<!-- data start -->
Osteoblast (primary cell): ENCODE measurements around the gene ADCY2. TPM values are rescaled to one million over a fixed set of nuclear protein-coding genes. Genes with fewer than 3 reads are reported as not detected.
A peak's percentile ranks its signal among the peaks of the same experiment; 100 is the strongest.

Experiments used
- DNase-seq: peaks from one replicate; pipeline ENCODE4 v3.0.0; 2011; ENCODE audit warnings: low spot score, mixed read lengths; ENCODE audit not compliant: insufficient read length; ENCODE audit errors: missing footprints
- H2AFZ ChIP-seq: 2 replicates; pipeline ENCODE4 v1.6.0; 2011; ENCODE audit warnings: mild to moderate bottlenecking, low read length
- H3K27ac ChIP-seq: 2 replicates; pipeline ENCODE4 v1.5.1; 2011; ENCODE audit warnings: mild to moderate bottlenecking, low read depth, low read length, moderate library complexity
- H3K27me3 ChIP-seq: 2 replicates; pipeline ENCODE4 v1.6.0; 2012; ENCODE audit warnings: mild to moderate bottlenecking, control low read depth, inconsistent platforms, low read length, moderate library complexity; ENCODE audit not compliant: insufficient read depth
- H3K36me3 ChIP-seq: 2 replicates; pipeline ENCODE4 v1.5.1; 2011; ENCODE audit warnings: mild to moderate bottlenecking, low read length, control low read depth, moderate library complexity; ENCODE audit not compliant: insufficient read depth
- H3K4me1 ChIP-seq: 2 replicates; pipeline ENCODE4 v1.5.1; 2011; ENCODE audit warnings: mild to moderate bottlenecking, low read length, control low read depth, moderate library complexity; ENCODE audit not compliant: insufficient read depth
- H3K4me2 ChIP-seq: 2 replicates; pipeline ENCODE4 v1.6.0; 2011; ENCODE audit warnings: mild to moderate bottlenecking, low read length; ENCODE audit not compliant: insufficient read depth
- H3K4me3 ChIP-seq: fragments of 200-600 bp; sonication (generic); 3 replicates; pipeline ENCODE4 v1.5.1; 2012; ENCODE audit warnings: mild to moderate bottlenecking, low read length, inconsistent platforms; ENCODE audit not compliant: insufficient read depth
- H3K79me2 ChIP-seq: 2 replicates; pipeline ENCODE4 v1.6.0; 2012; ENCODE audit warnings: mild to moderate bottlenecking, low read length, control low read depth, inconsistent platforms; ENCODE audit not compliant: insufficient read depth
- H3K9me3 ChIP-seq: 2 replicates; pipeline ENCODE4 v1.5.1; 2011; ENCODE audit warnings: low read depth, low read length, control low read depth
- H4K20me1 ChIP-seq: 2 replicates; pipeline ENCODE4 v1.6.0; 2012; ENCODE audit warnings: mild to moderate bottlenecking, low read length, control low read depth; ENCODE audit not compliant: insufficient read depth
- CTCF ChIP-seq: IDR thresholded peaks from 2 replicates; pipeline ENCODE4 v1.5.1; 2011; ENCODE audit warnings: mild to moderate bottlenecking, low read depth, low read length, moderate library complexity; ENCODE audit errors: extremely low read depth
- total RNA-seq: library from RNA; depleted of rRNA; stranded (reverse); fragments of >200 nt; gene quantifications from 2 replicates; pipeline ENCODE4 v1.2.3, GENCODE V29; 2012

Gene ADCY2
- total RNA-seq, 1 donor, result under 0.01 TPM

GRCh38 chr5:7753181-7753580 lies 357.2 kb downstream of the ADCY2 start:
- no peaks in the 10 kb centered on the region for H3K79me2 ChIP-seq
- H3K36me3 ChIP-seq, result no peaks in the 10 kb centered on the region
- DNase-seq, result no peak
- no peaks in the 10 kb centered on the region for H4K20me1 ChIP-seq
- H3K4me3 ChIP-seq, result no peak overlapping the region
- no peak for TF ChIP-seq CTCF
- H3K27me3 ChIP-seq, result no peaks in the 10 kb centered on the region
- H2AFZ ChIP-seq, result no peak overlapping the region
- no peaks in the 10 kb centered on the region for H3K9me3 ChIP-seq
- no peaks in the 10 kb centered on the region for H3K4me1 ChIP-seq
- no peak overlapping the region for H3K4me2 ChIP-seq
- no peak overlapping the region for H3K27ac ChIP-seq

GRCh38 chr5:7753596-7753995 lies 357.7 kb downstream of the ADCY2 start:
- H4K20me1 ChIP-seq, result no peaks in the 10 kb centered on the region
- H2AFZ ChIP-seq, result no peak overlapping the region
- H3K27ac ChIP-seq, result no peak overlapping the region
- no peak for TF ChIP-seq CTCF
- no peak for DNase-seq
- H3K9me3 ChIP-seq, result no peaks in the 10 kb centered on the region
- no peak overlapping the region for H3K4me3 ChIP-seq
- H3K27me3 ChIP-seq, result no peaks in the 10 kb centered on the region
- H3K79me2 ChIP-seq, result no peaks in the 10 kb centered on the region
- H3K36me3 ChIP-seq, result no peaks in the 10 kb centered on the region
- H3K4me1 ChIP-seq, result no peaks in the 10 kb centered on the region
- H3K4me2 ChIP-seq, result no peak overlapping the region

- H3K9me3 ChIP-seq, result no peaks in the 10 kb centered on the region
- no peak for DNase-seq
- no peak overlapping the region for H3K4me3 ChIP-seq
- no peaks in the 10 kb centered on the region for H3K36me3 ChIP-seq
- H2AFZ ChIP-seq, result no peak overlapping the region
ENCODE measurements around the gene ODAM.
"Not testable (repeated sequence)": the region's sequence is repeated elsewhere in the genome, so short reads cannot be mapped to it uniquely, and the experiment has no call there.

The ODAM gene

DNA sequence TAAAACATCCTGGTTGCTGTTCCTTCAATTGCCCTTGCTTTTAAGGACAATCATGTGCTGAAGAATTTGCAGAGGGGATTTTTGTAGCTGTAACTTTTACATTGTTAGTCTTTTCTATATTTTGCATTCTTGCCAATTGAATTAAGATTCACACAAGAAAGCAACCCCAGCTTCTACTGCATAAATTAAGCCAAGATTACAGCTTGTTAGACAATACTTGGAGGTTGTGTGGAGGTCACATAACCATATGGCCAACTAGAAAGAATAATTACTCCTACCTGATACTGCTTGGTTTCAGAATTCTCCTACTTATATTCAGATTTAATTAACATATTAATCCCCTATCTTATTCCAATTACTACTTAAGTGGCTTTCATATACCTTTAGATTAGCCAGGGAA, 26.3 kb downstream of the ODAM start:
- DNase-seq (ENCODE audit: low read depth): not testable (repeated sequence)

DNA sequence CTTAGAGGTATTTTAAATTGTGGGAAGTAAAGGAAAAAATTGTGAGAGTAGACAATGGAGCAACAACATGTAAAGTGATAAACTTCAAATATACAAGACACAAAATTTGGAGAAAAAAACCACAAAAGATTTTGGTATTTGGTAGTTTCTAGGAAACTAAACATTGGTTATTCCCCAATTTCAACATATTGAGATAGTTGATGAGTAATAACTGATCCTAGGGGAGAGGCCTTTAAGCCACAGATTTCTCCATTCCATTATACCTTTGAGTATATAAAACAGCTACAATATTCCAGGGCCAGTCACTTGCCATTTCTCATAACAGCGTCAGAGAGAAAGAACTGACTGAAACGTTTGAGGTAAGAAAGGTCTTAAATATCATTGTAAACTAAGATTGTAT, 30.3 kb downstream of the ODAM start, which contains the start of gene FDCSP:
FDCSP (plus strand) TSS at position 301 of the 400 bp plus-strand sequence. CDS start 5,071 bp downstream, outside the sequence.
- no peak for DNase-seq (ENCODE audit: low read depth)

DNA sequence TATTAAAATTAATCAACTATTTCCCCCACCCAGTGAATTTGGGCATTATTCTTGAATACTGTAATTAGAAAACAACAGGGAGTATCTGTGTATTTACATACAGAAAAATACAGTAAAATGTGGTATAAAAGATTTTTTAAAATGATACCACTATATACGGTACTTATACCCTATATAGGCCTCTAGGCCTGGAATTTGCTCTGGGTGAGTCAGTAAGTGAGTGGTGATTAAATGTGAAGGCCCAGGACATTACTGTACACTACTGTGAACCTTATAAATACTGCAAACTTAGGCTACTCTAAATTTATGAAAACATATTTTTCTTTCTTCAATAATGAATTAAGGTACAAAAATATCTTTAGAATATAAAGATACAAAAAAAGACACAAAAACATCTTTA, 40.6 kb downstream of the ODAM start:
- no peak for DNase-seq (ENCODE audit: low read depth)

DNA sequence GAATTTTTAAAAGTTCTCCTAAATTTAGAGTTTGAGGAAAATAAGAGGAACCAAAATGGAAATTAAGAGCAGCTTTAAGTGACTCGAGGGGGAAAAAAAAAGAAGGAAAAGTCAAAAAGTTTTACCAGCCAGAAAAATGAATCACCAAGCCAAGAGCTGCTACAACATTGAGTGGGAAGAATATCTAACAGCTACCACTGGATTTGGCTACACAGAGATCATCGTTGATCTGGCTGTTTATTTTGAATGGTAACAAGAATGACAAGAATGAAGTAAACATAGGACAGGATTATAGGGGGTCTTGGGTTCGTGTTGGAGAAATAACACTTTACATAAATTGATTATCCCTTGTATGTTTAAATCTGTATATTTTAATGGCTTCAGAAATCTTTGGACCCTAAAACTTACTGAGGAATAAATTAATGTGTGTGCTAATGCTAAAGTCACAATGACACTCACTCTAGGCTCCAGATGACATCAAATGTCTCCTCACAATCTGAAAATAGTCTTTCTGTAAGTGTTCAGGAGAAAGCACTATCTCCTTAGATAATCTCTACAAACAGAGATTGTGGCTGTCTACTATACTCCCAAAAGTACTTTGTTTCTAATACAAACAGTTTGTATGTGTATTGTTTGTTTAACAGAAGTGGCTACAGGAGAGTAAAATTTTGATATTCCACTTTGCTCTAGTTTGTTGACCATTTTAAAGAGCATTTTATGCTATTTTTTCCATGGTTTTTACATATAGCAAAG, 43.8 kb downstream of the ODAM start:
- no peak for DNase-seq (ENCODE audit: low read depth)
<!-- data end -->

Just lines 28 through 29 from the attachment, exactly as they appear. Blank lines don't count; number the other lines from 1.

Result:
- no peaks in the 10 kb centered on the region for H3K9me3 ChIP-seq
- no peaks in the 10 kb centered on the region for H3K4me1 ChIP-seq